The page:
• Pain-relieving gels or creams, such as capsaicin. Or shots of medicine may also help.

Some other things that may help relieve your symptoms include:

  • Acupuncture. It involves putting very tiny needles into your skin at certain places on your body to relieve pain.
  • Relaxation and breathing exercises, such as meditation, guided imagery, and yoga. These can help reduce stress and relax your mind and muscles.

Why might your doctor recommend shoulder replacement surgery?

Your doctor might recommend shoulder replacement if:

  • You have very bad pain.
  • You can barely move your arm and shoulder.
  • You have lost a lot of cartilage.
  • You have tried medicine and other treatments, but they haven't helped.
  • Your health is good.

2. Compare your options

  Have shoulder replacement surgery Don't have surgery
What is usually involved?
  • You may be asleep during the surgery. Or you may be awake, but the area around your arm and shoulder will be numb so you won't feel any pain.
  • You may spend 1 to 3 days in the hospital.
  • You will take antibiotics to prevent infection and medicine to treat pain.
  • You will start physical therapy right away.
  • You can try other treatments to help relieve your symptoms, such as:
    • Pain medicine.
    • Exercise.
    • Physical therapy.
    • Heat and ice.
    • Acupuncture.
What are the benefits?
  • You may have less pain.
  • You should be able to do your daily activities more easily.
  • You avoid the risks of surgery.
  • You avoid the cost of surgery.
  • You avoid several months of physical therapy.
  • If your symptoms don't improve with medicine, exercise, physical therapy, or other treatments, you can decide later to have surgery.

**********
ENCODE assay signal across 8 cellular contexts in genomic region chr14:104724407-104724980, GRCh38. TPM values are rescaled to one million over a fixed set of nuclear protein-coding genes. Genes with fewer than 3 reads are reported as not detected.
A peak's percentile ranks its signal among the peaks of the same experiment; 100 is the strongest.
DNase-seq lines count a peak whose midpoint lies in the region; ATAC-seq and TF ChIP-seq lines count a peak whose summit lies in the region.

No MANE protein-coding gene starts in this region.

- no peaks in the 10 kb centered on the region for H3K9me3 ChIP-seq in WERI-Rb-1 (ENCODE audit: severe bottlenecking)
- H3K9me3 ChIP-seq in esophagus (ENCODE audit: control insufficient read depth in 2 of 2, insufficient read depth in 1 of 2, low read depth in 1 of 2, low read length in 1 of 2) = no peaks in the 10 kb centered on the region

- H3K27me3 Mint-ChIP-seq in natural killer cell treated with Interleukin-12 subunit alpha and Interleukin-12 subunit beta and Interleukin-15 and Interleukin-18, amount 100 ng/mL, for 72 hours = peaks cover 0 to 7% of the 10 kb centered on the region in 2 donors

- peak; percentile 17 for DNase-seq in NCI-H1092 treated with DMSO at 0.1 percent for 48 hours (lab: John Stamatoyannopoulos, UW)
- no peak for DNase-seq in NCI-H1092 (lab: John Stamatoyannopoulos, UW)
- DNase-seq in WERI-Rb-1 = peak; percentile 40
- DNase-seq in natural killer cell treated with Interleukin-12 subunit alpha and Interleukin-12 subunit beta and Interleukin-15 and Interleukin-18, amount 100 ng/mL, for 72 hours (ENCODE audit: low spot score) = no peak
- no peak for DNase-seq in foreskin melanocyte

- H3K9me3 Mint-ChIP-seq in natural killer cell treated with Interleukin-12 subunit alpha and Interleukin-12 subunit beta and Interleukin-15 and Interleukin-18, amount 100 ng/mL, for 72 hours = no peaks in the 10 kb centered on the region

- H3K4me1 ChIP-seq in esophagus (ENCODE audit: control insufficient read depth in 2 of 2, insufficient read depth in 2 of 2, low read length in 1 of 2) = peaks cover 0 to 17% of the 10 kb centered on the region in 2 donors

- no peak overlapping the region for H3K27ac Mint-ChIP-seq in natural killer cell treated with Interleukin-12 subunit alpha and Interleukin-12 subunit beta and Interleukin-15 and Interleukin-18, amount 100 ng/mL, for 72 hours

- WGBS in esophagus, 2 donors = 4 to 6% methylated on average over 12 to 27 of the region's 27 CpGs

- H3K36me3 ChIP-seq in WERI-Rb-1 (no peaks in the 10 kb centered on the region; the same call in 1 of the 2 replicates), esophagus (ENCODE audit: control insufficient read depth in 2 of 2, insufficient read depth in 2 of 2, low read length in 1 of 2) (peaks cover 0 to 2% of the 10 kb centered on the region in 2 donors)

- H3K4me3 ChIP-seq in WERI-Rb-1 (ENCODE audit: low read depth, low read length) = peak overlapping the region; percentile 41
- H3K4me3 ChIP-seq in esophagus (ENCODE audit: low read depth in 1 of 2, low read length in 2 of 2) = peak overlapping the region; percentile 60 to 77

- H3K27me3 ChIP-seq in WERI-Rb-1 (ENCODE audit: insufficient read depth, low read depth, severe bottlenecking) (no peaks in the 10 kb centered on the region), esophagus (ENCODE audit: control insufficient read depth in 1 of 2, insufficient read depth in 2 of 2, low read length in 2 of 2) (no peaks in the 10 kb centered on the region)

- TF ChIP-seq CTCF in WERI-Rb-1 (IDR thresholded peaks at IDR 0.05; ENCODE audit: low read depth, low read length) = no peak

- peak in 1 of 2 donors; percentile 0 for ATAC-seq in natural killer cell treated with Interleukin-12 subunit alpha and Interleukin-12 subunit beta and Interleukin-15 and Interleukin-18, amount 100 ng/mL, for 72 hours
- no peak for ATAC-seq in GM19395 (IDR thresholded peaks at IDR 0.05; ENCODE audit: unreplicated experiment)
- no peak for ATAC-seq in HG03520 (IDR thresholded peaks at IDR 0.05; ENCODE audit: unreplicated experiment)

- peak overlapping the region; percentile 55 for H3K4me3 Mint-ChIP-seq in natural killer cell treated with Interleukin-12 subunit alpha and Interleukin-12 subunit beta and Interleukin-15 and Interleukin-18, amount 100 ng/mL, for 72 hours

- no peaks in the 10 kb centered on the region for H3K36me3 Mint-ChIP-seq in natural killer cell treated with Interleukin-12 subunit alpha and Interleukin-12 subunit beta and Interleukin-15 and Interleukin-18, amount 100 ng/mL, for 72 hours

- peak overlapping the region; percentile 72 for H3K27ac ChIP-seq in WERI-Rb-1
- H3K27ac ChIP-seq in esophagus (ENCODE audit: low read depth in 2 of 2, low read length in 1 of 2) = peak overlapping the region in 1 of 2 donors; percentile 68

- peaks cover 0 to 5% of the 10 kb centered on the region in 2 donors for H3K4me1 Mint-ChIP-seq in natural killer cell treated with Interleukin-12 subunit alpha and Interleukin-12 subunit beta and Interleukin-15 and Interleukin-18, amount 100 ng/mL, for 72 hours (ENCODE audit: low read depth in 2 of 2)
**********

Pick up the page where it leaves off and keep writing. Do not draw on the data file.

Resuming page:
What are the risks and side effects?
  • The risks of surgery include:
    • Infection and problems with wound healing.
    • Injury to the nerves or blood vessels of the shoulder.
    • Lack of good range of motion.
    • A dislocated shoulder.
    • A fracture of the upper arm bone.
    • An unstable or wobbly joint.
    • A blood clot.
    • Problems from general anesthesia.
  • You may need another surgery if the new joint becomes loose or wears out.
  • As your osteoarthritis gets worse:
    • You may have severe pain.
    • You may not be able to do your daily activities.
    • You may not be able to fully rotate, flex, or extend your arm and shoulder. Or you may not be able to use them at all.
  • The pain medicine you take:
    • May not relieve your symptoms.
    • May cause side effects, such as upset stomach, ulcers, stomach bleeding, and skin rashes. Stronger pain medicine, such as opioids, may cause constipation, confusion, drowsiness, and nausea and vomiting.

Personal stories

Are you interested in what others decided to do? Many people have faced this decision. These personal stories may help you decide.

Personal stories about shoulder replacement surgery

These stories are based on information gathered from health professionals and consumers. They may be helpful as you make important health decisions.

"I've always been active. I used to play golf a few days a week. But the pain in my shoulder had gotten so bad that I could barely swing a golf club. It was even hard for me to lift my arm over my head to wash my hair or carry a bag of groceries. I tried different kinds of prescription pain medicine, but they didn't help. And the side effects bothered me a lot. My doctor suggested that I have surgery to replace my shoulder joint. After weighing the pros and cons of surgery, I decided to have it done. And I'm glad I did. I may not be able to hit a golf ball like I used to, but I can get out on the course and enjoy a game without pain."

— Roberta, age 72

"At first, I would only feel pain in my shoulder after I'd exercise or do household chores like mowing the lawn. I would ice my shoulder and rest it, and that seemed to help for a while. Then I started to feel pain even when I wasn't doing anything. And I would wake up really stiff in the morning and would have a hard time moving my arm. I couldn't even lift my little girl up to give her a kiss goodbye before she went off to school. An X-ray showed that the cartilage in my shoulder is badly damaged. I know that surgery is an option, but I don't want to have it yet. I'm only in my 40s, and I'm afraid that I might need another surgery later on if the new joint wears out. I'm going to try physical therapy and medicine first to see if they will help me."

— Darnell, age 47